Alcohol is a central nervous system depressant and contains ethyl alcohol or ethanol. Ethanol is the intoxicating ingredient in beer, wine and liquor, and is produced by the fermentation of yeast, sugars and starches. Alcohol is usually a liquid that is drunk. Its color and packaging vary widely, and types include beer, wine and liquor.

    A single drink is roughly defined as 12 oz of beer (~5% alcohol), 5 oz of wine (~12% alcohol) or 1.5 oz of liquor (~40% alcohol).

    Some slang terms you might hear for alcohol are booze, brew, juice or sauce. Many products that do not normally contain alcohol, like seltzer or fruit juice, are sold in “spiked” versions and may be referred to by a brand name (White Claw, TRULY).

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    A guide for families

    We break down the risks of underage drinking, why it appeals to young people and what you can do to protect your child from its harms.

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    Prevent underage drinking

    A young person’s brain is not fully developed until they reach their mid- to late 20s, and any drinking while the brain is still developing can be problematic. Regardless of age, alcohol lowers inhibitions and impairs judgment and coordination. It can also increase the incidence of aggressive or violent acts.

    Consuming large quantities in a short period of time — or binge drinking, which is defined as having 4-5 drinks on one occasion and is common among young people — can cause alcohol poisoning and even death.

    More than 16 million Americans misuse or are addicted to alcohol, which is a substance that is legal, widely available and normalized in our society. Prolonged, heavy use of alcohol can lead to addiction (known as alcohol use disorder, or alcoholism), liver and heart disease, and other health consequences such as a weakened immune system and increased risk of developing certain cancers.

    Alcohol: What Families Need to Know to Help Protect Young People

    You are your child’s greatest influence and health advocate. Wherever your child is at with regard to alcohol use, we're here to help.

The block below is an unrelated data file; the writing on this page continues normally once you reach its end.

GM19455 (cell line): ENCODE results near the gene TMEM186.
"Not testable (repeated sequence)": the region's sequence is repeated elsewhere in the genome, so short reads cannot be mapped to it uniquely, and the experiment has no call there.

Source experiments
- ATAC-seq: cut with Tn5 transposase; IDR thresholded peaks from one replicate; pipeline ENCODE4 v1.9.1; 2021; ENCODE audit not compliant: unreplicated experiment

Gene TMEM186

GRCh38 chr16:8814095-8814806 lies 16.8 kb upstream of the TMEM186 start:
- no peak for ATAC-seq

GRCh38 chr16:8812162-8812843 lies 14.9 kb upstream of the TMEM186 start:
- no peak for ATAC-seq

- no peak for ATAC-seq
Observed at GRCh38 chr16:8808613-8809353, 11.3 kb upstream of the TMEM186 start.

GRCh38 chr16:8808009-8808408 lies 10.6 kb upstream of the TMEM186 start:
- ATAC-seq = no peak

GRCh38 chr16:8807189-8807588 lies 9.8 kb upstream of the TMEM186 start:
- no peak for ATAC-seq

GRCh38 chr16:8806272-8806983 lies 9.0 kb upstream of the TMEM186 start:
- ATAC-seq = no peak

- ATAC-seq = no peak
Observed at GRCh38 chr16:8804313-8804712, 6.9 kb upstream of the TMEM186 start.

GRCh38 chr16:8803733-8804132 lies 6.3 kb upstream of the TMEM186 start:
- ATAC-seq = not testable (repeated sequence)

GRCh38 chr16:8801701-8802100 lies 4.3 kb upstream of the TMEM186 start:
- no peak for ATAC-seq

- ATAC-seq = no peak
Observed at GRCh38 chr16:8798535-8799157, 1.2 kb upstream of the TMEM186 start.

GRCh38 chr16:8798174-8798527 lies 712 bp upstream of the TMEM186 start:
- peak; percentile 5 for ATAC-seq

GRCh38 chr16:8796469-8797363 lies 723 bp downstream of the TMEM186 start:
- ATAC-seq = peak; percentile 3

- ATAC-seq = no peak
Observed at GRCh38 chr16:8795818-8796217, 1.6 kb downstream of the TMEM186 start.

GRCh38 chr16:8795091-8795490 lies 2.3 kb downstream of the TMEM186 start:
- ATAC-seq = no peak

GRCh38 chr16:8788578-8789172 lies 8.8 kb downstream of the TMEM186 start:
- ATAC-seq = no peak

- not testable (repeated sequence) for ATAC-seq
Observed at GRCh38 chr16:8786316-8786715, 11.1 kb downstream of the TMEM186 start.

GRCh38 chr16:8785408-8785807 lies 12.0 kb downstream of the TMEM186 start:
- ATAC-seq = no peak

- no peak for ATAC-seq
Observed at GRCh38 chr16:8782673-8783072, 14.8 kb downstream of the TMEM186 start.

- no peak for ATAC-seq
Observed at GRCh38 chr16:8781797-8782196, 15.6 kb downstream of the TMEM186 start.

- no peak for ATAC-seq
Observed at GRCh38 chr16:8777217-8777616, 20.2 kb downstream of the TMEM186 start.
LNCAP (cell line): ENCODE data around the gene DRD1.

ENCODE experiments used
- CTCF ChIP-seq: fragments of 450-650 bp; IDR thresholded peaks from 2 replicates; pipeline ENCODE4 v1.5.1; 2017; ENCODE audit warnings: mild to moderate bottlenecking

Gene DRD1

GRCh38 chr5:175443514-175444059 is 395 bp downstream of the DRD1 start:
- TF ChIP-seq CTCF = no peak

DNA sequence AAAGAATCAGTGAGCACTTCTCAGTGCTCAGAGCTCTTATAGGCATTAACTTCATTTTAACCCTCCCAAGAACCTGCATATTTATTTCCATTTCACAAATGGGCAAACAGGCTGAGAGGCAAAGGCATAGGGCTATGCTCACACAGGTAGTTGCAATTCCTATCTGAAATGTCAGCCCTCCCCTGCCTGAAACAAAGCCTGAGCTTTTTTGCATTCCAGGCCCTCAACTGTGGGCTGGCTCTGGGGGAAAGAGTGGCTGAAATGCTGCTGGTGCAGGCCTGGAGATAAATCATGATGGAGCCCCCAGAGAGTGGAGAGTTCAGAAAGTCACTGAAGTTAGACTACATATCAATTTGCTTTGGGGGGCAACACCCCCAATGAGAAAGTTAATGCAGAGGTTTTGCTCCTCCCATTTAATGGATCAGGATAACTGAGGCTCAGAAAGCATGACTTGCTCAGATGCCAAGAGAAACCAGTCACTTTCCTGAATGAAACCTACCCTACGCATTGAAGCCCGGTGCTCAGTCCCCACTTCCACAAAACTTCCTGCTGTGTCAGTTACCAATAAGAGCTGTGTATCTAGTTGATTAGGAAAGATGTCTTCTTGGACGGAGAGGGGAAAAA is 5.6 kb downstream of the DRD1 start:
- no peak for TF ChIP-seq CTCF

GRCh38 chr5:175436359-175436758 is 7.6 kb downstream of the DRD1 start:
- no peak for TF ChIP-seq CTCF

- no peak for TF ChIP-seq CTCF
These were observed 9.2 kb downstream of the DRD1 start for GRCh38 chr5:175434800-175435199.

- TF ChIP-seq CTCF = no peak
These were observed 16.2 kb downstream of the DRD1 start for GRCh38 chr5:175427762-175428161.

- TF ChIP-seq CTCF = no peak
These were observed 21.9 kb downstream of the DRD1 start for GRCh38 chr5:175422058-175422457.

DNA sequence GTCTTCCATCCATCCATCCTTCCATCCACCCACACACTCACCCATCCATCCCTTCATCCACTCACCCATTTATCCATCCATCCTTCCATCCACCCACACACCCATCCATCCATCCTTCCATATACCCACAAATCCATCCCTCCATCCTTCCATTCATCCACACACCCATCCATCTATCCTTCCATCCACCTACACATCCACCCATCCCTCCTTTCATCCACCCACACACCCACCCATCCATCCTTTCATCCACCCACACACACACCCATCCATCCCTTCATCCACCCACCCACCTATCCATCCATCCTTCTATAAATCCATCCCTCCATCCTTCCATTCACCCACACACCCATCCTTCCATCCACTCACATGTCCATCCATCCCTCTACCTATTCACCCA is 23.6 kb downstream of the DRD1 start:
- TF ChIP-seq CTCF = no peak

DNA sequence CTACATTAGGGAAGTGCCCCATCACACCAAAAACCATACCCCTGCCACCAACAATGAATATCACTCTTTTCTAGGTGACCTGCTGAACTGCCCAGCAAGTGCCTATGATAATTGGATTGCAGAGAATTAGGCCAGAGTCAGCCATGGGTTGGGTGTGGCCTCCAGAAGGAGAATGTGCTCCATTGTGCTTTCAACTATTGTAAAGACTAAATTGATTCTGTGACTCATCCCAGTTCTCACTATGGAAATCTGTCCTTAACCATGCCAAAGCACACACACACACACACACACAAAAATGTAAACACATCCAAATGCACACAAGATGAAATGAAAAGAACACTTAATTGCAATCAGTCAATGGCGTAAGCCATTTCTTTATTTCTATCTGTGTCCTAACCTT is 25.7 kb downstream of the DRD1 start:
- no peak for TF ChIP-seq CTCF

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    Alcohol: What School Professionals Need to Know to Help Protect Young People

    Whether a child has not yet tried alcohol, has begun to drink or drinks regularly, this guide can help you help your students.
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    Alcohol: What Health Care Professionals Need to Know to Help Protect Young People

    This guide break down the risks of youth drinking, why it appeals to youth, and what you can to protect young people from its harms.
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    Frequent Questions & Common Misconceptions About Underage Drinking

    The majority of teens say their parents are the most important influence on their decisions about whether or not to drink.
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    What Parents Need to Know About College Binge Drinking

    Parents who communicate expectations against drinking means a lower chance of their child drinking excessively in college. Get tips on how to talk.
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    Address underage drinking

    Any underage drinking is a concern. Keep an eye out for these signs of alcohol use or intoxication, and read more on how to effectively address any concerns with your child.

    • Empty bottles, shot glasses, bottle openers
    • Water or soda bottles (or other containers) used to conceal liquor
    • Smell of alcohol on the breath
    • Slurred speech
    • Lack of coordination
    • Nausea and vomiting
    • Hangovers

    How to Address Alcohol and Underage Drinking

    What do you do, and what can you say if your child has been caught drinking?
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    Prepare to Take Action if You Suspect Teen or Young Adult Drug Use

    Is your child using drugs? Use these tips to prepare for the conversation ahead, and lay the foundation for more positive outcomes.
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    Last Updated

    May 2021